NEW YORK -The Associated Press has released a new book that takes the reader through a gripping tour of 160 years of national and international news, written by Pulitzer Prize-winning reporters and punctuated by iconic, unforgettable photos.
Written by 13 reporters and editors of AP, with a foreword written by the late David Halberstam, the stories behind some of the great stories in history, and the daring and dedication of the reporters who told them are vividly recounted in Breaking News: How The Associated Press has Covered War, Peace, and Everything Else (Princeton Architectural Press, June 2007).
"At a time when journalists are risking their lives to bring us the news from around the world, this new book provides a valuable reminder of the unique and crucially important role that the media plays in our society," Tom Curley, President and CEO of AP said. "AP has been breaking news since it was created in 1846. Breaking News is the first book about AP to be published in sixty-six years, and the first fully documented chronicle of AP's coverage of the news. Many of the journalists who have been a part of the AP are legendary in their own right, and this book tells their stories - which are now part of history."
Breaking News takes readers out on "the beat" to witness the unfolding of major stories through the eyes of the journalists who were on the ground, and on the story. While an obvious choice for news and history buffs, Breaking News also has something of interest for everyone, with chapters organized by topic for easy reading: WW I & WWII, Trials, Foreign Correspondents, The White House, Elections, Sports, Photographs, Disasters, Civil Rights, Aviation, and Freedom of Information.
Walter Cronkite said of Breaking News, "Nobody who ever read a newspaper or listened to a broadcast should miss these gripping stories of how the intrepid and ingenious reporters of The Associated Press have gotten the scoop and recorded our history, from Indian wars to baseball's World Series."
A few of the "stories behind the stories" and other facts in Breaking News include:
* In 1849, Daniel H. Craig was hired to establish the agency's first office outside the U.S., in Halifax, Nova Scotia, where newspapers on ships from Europe could be obtained before they reached Boston. As AP's first foreign correspondent, Craig delivered exclusive news of an attempt to assassinate Queen Victoria in London that year, and it was relayed to AP in New York by ship, horseback and telegraph.
* On the road to Burma in 1944, AP correspondent Frank Martin, observing a tribe of Naga headhunters singing "Old MacDonald Had a Farm" as the skeletons of 30,000 refugees lay nearby, reported that the tribe had learned the song from a missionary they had later beheaded.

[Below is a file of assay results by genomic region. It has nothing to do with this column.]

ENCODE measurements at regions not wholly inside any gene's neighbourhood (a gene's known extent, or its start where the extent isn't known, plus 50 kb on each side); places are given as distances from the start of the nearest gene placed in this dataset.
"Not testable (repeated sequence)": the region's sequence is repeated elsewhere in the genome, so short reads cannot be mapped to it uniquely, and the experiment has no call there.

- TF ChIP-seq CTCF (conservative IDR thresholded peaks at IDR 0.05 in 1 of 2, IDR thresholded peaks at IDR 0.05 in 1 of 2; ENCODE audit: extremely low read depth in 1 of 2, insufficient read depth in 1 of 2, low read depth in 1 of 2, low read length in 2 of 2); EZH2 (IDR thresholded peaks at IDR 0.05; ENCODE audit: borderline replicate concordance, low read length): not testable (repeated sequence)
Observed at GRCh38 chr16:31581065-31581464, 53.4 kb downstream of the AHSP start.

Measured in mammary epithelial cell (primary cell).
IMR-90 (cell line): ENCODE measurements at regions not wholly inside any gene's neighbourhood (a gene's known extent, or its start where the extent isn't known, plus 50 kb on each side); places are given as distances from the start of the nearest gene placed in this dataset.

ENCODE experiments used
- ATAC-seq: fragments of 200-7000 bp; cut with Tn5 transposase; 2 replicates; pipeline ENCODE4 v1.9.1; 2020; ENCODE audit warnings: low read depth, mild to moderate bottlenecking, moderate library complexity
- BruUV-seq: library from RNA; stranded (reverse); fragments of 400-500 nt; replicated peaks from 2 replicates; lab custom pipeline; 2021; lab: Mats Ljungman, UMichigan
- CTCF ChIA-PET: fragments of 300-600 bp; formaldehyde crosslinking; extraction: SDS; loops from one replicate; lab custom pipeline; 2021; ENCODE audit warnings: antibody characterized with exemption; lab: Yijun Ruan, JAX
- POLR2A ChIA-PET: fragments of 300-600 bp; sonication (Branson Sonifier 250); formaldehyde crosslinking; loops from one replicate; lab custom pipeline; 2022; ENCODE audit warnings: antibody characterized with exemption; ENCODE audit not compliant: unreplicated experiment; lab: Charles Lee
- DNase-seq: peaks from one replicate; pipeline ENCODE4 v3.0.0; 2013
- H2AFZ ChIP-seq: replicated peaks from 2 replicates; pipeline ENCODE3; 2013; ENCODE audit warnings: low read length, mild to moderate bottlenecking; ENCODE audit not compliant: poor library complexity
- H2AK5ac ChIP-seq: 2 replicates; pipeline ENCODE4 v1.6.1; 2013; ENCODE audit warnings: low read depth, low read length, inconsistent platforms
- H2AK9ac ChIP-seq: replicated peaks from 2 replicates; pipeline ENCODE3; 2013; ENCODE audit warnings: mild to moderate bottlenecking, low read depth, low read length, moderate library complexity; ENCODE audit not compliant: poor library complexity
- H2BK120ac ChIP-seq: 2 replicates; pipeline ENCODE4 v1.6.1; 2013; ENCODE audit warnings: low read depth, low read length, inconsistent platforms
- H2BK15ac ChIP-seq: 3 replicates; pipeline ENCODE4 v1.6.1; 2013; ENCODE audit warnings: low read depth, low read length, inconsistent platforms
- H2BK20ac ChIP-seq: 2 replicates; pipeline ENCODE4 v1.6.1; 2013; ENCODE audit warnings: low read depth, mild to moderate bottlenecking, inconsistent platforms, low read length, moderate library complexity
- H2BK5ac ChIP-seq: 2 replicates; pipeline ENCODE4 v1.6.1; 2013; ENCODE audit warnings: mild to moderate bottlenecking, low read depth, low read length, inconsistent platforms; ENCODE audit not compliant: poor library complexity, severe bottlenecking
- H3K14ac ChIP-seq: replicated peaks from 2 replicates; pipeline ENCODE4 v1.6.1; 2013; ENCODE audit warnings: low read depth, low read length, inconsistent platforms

* AP photographer Max Desfor stood among the refugees as they crossed over the mostly destroyed, frigid bridge at the Tae Dong River in December, 1950, fleeing from the advancing North Koreans, to capture his Pulitzer-prize winning image. This photo is among the collection featured in the book.
* Five days after Martin Luther King Jr. was assassinated outside the Motel Lorraine in Memphis, Tennessee, AP reporter Kathryn Johnson stood in the King family's kitchen cooking bacon and eggs for mourners and hungry children.
* As the last Americans fled Vietnam, AP bureau chief George Esper served Coca Cola and stale pound cake to two North Vietnamese soldiers before calmly writing the bulletin announcing the fall of Saigon.
* AP photographer James "Ike" Altgens, who happened to be positioned 30 feet from the Presidential motorcade when the shots rang out, captured the only professional images from the scene of President Kennedy's assassination.
* April 14, 1970, AP correspondents Pail Recer and Hoke Nobel decided to stay on the scene after filing their stories that Apollo 13 was on its way to the moon, while the rest of the press corps at the Houston Space Center attended a fancy reception. When Mission Control first heard the calm words: "Houston, we've had a problem," only AP was there, and they had filed thousands of words on the near-disaster before other media knew what was going on.
* Will Grimsley, one of the most honored sports writers in history, donned a blazer and a souvenir Olympic shield and strode through the Olympic Village gate, looking every bit the Olympic official to become the only print reporter to get in to the Olympic Village compound in Munich to cover what was eventually referred to as the Munich Massacre in 1972.
* On September 11, 2001, as the world watched in horror the collapse of the World Trade Center, an AP report referenced a phrase that has become part of our national lexicon: Ground Zero.